SustinableWebDesign.org talks about how deciding to adopt external certification and verification can help organisations hold themselves accountable while also publicly demonstrating leadership and commitment to the reduction of digital carbon footprints. Read more.
We should also point out that Digital Carbon Online provides this capability for our clients, with the Digital Carbon Verified badge.
User Data: GDPR got us all thinking about the data we collect and store, but unnecessary data collection and storage also has a digital carbon footprint impact, too. Read more.
Equitable Wealth Distribution: Sustainability is much more that carbon footprints, our sister site Well, That’s Interesting Tech! talks about this in great depth using the UN SDGs as a framework. In this instance, SustainableWebDesign includes a number of non-carbon-related strategies to ensure the broader sustainability considerations are not forgotten. Read more.
These examples are provided simply to illustrate the holistic nature of sustainable web design. We highly recommend you head over to sustainablewebdesign.org to explore all their tips and strategies.
One of our clients is a brand and design agency with a strong focus on sustainable web design. Their Digital Design Lead, Lucy Williams, puts some of the topics above into context and provides a list of practical points and tips for both designers and developers.
Lucy’s tips cover conscious use of imagery and external resources – including unnecessary downloads, external code libraries and trackers – as well as mindful decision making around user journeys, hosting and server requests. Read the full article here.
In another article on becoming a sustainable brand, Lucy also talks about the value of talking about your green credentials (avoiding both greenwashing and greenhushing). Read that one here.
When we talk about sustainable web design it is easy to focus on the design and development aspects, but as covered above it is broader than that.
From a technology point of view, the sustainability of a company’s web presences starts with technology choice. This technology choice is in part a design/development decision but has more far-reaching implications across the offices of the CTO, CSO and CIO.
These articles address the topic of technology and stack choices and their impact on sustainability.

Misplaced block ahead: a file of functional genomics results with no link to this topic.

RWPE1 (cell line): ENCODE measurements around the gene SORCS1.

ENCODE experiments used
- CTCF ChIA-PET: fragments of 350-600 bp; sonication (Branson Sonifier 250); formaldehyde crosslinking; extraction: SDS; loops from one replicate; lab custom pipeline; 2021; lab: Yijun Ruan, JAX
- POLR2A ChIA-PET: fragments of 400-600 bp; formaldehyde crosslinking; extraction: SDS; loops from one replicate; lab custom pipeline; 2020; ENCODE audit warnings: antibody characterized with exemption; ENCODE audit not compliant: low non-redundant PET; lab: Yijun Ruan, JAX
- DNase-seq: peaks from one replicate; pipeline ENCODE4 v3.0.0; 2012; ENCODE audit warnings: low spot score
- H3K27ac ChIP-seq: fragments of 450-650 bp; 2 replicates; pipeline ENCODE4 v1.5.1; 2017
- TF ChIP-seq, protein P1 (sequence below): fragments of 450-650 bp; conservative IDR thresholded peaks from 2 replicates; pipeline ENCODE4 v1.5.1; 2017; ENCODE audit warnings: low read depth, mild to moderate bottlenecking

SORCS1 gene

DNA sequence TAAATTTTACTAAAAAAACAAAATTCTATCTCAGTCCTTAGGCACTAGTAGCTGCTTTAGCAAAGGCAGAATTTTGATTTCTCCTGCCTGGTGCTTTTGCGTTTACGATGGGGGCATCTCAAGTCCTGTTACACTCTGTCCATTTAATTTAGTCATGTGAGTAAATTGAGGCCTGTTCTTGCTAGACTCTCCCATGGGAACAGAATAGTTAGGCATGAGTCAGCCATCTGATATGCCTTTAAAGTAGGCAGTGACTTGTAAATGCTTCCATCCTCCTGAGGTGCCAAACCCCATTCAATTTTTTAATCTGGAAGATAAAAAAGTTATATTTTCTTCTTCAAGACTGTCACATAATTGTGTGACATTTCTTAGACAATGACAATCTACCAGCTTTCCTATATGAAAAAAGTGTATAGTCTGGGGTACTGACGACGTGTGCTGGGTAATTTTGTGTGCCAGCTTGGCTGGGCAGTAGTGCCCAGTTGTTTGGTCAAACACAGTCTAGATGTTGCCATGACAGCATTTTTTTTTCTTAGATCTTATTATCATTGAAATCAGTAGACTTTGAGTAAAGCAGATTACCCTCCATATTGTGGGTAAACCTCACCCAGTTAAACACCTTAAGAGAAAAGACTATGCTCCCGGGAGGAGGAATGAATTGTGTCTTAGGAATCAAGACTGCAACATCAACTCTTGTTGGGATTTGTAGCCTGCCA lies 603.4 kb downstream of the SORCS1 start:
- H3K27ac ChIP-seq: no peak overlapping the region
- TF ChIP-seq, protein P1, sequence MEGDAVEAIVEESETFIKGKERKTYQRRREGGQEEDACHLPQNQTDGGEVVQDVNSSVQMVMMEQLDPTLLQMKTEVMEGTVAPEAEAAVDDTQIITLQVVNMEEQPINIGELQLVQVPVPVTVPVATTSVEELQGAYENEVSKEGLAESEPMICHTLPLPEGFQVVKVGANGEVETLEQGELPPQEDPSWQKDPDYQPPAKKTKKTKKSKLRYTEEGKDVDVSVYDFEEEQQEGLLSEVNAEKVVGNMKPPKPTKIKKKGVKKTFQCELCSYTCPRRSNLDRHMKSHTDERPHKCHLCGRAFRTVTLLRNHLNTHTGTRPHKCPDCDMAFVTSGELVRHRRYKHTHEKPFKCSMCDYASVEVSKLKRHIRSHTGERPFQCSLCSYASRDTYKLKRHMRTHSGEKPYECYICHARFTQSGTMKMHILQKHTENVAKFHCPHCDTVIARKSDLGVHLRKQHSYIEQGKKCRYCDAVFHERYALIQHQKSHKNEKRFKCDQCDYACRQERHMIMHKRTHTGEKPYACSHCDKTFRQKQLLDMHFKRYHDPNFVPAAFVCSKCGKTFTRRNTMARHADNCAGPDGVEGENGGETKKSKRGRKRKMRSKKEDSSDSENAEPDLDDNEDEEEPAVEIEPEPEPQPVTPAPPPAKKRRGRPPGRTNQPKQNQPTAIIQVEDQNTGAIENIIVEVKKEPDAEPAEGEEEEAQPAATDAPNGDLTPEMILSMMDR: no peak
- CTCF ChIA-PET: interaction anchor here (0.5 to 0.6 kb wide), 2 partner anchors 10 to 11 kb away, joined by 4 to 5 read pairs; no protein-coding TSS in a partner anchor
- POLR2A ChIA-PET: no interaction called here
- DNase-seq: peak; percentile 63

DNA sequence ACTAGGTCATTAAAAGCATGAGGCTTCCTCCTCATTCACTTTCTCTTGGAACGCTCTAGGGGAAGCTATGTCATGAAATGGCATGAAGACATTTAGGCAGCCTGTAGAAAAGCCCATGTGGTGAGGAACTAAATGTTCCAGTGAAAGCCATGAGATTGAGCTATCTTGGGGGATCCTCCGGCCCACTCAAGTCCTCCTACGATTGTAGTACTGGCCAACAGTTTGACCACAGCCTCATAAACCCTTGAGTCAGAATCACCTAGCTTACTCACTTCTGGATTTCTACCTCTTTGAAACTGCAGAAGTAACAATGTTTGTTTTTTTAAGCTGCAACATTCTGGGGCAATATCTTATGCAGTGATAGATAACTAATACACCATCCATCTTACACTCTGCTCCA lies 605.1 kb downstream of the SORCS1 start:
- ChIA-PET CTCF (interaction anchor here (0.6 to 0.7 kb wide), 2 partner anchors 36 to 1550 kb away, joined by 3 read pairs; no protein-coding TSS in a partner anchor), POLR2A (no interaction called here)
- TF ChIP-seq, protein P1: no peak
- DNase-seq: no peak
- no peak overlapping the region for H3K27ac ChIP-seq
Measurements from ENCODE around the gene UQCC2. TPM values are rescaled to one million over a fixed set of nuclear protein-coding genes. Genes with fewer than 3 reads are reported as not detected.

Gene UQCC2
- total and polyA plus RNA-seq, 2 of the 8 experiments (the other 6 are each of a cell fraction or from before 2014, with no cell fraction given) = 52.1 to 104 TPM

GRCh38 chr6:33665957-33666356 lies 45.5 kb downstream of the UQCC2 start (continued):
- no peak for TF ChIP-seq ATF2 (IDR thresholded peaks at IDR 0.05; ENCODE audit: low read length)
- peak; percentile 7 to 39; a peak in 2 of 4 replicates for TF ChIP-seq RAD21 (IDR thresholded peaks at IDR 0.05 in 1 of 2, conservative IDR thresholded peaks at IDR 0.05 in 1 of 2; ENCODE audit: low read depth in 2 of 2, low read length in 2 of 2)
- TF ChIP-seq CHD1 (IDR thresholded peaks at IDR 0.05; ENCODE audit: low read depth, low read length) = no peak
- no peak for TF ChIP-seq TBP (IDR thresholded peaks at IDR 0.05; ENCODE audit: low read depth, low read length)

Our founder, Scott Stonham, has written a lot on the broader topic of digital carbon footprint, here are a collection of papers, articles and interviews on the topic.
Columbia-based sustainable web designer, Catalina Zapata has an excellent resource of tips and ideas to help reduce the carbon footprints of websites.
In her guides you will learn about the importance of perfecting the user experience (avoiding unnecessary page loads and navigation), optimising images (using webp or SVG where possible), the impact of colour choice (blue uses 25% more energy), reducing motion effects, reduce tracking scripts and much more.
Check out her guides here. (It is in Spanish, but don’t fret. If you’re not a native Spanish speaker, Chrome’s translator does a great job.)
Achieving a lower-carbon web is possible, but. it relies on collaboration between many domains, across all sectors and disciplines.
This article aspires to b a reference point for the latest thinking and practical advice on the rapidly evolving topic of sustainable web design.
If you feel we’ve missed an important article or reference point, please do get in touch to let us know.
The role of Digital Carbon Online in a more sustainable web.
Embracing carbon emissions measurement and reporting solutions is not just a step towards a greener future; it is a vital contribution to a sustainable and responsible digital ecosystem.
Digital Carbon Online provides many key capabilities for organisations that are serious about reducing the carbon impact of their websites.
Our clients are able to measure the real-world carbon impact of their websites (as defined by the SustainableWebDesign.org methodology), to report and track emissions over time (what gets measured gets managed), provides an opportunity to showcase green website design as part of a sustainable brand, and support credible, verified carbon removals.
If you’re serious about tackling your website’s carbon impact, or you’re an agency working to lower the carbon footprint across all your client’s websites then do get in touch to see how we can help.
Find Out More
Get in touch to find out more about our service, and receive an initial assessment of the carbon impact of your website for free.